customer support on social media

Image source: GRMtech

Buffer’s recent survey of marketers exposes a surprising finding that organizations can use to their advantage.

Only 21 percent of businesses cite customer support as a reason they use social media, according to Buffer’s State of Social Media 2016 report. Buffer content crafter Ash Read calls that figure one of the most surprising statistics in the survey.

“Delight your customers by using social for support. You’ll be ahead of the game!” Read urges. “With more and more customers turning to social media channels for support issues, it feels like there’s still great opportunity for businesses, individuals and solopreneurs to stand out and build advocacy by providing outstanding support on social.”

Read points out that some social media networks, such as Facebook and Twitter, offer customer support tools. Buffer has recently launched a tool. However, a social media monitoring service can monitor a range of networks, integrate data from different sources, and customize reports to different departments and personnel. Those capabilities improve efficiency and save staff time.

Public relations (which is often the keeper of social media monitoring results) should share customer complaints with the customer service department at least daily – and preferably more frequently. Consumers expect prompt answers and resolutions to their problems on social media. Ideally, the customer service department will have a separate social media monitoring service, with query terms that focus on customer complaints and questions. Social media mentions that impact other departments such as human relations and product management should be shared with those functions.

Many Brands Fall Short of Customer Expectations

A previous survey by Sprout Social found that most companies fall short of customer expectations on social media. If companies ignore them, most consumers will head to competitors and may complain about the company’s lack of response. However, brands generally treat social media as a broadcast channel for touting their promotions rather than a two-way communication channel with customers.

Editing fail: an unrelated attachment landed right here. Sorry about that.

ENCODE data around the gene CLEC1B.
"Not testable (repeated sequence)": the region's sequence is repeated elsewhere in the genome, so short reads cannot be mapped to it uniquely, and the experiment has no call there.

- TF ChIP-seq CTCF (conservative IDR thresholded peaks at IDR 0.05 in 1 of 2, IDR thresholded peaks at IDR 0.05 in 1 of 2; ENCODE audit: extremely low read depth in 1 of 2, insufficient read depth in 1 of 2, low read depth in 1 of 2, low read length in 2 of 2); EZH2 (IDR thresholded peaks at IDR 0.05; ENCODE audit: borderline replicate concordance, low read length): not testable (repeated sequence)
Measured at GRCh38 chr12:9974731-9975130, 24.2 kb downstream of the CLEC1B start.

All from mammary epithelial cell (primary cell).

“People aren’t asking for the world. They would simply like to hear back when they reach out to your brand,” states the Sprout Social report. “Social is a shared effort that should be tackled by all the parts of your organization that have some skin in the game—from sales to HR.”

Sprout Social and other marketing experts urge organizations to monitor their own social media sites continuously and respond immediately. They recommend employing a social media listening service to alert them when customers mention their company or products on other social media.

Top Social Media Goals and Challenges

The Buffer survey reveals that marketers name brand awareness as their main reason for being social media. Other top reasons are community engagement (71%), content distribution (61%), and sales/lead generation (54%).

More than half of marketers (58%) said driving traffic to their websites is one of their main social media challenges. Other challenges include generating leads (49%), and measurement and determining ROI (42%).

Providing customer support – answering customer queries – should be among the high priority applications of social media for most all businesses and not-for-profit organizations.

Bottom Line: Relatively few companies place a priority on using social media for customer support. That opens a significant competitive advantage for organizations willing to monitor social media channels and quickly address customers’ comments and solve their problems.